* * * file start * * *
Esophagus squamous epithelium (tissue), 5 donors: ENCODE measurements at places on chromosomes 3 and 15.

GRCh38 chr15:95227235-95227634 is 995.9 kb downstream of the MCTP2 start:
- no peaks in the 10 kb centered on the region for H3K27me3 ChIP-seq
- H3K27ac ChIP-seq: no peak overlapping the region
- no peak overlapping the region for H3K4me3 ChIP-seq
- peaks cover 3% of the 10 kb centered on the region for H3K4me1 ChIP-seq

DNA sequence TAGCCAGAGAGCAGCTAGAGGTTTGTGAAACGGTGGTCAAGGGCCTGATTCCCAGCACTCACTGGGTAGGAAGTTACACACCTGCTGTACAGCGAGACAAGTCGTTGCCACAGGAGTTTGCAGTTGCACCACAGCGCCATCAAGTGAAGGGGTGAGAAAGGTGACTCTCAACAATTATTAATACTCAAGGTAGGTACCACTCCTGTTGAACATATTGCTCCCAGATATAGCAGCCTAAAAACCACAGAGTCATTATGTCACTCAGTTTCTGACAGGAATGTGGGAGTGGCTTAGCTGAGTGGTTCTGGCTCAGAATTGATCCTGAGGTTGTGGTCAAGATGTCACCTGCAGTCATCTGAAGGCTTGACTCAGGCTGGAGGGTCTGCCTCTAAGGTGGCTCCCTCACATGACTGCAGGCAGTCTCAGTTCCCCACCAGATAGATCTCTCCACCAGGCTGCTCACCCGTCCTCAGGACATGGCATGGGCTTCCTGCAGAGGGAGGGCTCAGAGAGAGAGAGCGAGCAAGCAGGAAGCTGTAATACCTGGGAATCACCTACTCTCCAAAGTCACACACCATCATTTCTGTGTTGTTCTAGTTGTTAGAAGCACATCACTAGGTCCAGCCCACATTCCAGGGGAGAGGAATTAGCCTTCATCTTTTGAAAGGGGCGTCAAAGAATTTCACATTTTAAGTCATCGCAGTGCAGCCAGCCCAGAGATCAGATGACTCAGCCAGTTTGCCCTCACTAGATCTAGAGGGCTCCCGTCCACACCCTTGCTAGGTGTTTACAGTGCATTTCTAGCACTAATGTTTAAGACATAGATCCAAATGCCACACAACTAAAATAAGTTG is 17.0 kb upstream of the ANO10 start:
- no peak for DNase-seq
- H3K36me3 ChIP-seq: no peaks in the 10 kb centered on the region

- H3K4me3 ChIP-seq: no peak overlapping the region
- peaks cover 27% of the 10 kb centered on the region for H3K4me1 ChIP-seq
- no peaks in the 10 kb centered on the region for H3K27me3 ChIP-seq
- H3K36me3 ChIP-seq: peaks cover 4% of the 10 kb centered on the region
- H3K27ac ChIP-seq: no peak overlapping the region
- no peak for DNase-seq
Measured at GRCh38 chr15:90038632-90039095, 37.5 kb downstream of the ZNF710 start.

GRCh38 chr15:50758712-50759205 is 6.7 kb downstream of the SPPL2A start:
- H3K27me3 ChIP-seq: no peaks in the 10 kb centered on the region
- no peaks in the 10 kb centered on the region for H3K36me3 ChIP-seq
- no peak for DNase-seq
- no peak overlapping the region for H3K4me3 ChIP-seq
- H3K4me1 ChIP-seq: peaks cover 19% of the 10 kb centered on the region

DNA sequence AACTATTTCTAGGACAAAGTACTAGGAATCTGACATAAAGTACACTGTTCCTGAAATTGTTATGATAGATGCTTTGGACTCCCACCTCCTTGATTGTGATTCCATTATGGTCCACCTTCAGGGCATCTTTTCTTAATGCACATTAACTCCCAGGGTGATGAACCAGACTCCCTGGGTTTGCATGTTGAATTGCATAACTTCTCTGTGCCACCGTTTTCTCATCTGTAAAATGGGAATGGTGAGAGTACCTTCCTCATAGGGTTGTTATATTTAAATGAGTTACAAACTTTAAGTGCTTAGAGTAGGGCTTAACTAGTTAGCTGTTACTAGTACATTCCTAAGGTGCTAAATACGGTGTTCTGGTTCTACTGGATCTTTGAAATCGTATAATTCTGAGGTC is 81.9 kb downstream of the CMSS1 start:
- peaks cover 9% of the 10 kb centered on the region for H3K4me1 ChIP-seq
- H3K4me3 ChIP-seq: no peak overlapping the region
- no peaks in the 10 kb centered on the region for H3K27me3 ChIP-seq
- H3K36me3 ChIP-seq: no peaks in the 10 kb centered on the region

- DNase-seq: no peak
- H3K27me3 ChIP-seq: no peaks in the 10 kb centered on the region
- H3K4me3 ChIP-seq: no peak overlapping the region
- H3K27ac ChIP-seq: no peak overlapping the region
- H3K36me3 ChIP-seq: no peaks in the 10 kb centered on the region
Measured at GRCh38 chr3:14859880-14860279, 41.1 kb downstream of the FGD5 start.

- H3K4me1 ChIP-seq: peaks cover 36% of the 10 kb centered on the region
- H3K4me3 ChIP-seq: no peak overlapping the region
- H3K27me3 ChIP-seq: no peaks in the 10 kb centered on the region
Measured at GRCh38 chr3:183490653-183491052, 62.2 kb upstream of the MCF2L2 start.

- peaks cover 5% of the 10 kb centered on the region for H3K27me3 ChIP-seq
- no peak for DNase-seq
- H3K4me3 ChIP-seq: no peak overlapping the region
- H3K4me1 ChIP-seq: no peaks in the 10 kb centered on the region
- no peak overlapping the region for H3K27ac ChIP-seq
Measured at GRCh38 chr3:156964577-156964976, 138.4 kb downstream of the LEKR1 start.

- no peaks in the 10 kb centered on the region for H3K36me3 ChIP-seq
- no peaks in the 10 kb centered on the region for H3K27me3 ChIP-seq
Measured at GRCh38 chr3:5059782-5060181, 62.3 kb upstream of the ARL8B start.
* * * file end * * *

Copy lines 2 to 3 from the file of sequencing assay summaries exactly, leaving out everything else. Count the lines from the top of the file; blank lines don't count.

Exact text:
GRCh38 chr15:95227235-95227634 is 995.9 kb downstream of the MCTP2 start:
- no peaks in the 10 kb centered on the region for H3K27me3 ChIP-seq